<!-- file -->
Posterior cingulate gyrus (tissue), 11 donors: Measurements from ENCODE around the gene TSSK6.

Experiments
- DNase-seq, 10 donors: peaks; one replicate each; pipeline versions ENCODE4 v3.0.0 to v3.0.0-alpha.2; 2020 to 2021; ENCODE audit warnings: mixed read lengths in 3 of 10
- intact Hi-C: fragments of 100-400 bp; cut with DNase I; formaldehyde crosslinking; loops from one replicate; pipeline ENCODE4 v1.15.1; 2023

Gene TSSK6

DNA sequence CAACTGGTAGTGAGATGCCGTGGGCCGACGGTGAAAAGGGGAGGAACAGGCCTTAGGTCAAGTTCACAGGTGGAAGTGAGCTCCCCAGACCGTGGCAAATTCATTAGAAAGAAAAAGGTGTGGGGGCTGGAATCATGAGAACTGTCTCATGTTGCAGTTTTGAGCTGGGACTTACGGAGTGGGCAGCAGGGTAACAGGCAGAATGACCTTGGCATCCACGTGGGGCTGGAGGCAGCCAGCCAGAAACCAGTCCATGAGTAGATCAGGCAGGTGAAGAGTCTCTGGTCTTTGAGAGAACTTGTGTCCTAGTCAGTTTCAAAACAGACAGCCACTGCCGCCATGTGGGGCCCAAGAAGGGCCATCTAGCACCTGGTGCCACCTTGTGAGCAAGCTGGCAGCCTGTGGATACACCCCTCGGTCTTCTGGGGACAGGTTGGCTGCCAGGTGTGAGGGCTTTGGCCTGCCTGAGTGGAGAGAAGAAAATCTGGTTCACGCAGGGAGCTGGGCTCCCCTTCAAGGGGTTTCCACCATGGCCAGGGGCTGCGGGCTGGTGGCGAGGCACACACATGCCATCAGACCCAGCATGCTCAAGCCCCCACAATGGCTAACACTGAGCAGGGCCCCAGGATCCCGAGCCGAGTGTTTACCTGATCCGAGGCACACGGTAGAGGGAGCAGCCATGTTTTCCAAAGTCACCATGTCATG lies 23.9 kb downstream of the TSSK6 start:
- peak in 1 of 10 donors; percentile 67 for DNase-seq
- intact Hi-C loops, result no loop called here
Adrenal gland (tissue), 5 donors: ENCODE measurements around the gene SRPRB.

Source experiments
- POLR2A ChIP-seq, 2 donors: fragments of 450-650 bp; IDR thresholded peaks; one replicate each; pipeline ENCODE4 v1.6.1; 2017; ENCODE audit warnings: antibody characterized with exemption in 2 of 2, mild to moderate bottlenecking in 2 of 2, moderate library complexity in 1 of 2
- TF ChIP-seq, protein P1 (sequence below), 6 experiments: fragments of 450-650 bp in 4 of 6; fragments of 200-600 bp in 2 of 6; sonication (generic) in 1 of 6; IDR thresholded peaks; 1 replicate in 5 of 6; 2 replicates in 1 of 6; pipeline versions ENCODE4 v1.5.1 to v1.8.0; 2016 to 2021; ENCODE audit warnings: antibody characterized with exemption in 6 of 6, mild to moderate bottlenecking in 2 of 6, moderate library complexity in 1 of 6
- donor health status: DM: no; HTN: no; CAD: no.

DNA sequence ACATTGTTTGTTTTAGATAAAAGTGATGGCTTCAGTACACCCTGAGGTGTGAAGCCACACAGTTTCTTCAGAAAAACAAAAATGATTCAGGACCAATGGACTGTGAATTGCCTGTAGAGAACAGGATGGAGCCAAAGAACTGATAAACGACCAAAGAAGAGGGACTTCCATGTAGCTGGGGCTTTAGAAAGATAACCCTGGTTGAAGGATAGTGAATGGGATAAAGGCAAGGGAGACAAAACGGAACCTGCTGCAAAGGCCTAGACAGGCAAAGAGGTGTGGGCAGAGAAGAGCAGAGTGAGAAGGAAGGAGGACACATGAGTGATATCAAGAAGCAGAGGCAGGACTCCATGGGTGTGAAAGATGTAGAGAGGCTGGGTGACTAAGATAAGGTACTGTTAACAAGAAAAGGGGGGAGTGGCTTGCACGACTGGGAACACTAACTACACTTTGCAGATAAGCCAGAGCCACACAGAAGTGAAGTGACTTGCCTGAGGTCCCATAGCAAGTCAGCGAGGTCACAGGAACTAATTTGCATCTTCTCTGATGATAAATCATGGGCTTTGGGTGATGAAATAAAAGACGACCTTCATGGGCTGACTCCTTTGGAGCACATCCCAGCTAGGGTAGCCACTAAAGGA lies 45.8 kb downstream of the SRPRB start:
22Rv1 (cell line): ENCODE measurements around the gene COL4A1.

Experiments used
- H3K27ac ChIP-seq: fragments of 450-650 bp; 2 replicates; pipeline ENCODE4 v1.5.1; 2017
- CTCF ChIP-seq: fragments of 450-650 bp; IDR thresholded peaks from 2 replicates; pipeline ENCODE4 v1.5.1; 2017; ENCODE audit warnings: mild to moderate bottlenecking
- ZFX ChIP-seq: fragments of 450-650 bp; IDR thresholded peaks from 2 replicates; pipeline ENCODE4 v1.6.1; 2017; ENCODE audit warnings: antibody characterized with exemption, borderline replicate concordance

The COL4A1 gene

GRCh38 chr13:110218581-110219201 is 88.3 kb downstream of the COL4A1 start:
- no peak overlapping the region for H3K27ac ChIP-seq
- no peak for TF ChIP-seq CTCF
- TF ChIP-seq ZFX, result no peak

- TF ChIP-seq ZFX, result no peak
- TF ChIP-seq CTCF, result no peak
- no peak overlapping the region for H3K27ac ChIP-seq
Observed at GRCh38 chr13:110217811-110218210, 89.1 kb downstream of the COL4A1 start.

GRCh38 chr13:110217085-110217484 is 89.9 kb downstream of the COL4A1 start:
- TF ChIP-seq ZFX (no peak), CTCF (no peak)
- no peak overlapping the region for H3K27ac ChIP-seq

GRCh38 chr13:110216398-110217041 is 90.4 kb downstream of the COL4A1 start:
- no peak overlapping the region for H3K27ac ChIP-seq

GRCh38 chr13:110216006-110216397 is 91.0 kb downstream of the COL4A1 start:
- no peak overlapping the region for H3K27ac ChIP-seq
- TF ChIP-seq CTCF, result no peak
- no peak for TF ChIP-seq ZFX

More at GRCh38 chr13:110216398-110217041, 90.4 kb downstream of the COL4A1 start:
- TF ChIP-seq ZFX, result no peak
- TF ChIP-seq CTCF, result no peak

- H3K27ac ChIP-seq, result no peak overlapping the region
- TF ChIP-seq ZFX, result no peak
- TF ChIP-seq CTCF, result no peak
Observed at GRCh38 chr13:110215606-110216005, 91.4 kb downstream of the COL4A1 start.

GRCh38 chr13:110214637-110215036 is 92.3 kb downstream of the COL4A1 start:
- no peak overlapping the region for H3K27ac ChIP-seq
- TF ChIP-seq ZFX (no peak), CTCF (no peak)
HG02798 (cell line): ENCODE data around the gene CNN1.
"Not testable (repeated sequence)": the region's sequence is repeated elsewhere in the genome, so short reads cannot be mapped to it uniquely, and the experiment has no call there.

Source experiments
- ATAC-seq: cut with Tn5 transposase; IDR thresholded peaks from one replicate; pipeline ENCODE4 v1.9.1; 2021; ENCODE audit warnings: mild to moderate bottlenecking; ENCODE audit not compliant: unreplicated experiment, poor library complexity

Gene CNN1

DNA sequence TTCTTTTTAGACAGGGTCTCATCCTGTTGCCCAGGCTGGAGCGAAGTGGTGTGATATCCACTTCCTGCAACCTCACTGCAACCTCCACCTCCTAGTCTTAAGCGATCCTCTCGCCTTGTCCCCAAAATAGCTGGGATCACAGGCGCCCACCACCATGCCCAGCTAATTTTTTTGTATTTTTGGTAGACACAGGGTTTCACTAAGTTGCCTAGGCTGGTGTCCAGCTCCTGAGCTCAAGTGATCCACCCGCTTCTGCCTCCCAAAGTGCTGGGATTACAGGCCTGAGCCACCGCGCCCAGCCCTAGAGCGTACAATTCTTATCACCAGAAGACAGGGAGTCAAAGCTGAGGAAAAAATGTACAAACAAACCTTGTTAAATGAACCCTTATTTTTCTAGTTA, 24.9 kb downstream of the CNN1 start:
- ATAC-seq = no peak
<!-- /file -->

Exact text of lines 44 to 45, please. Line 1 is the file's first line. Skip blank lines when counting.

Observed at GRCh38 chr13:110215606-110216005, 91.4 kb downstream of the COL4A1 start.

GRCh38 chr13:110214637-110215036 is 92.3 kb downstream of the COL4A1 start: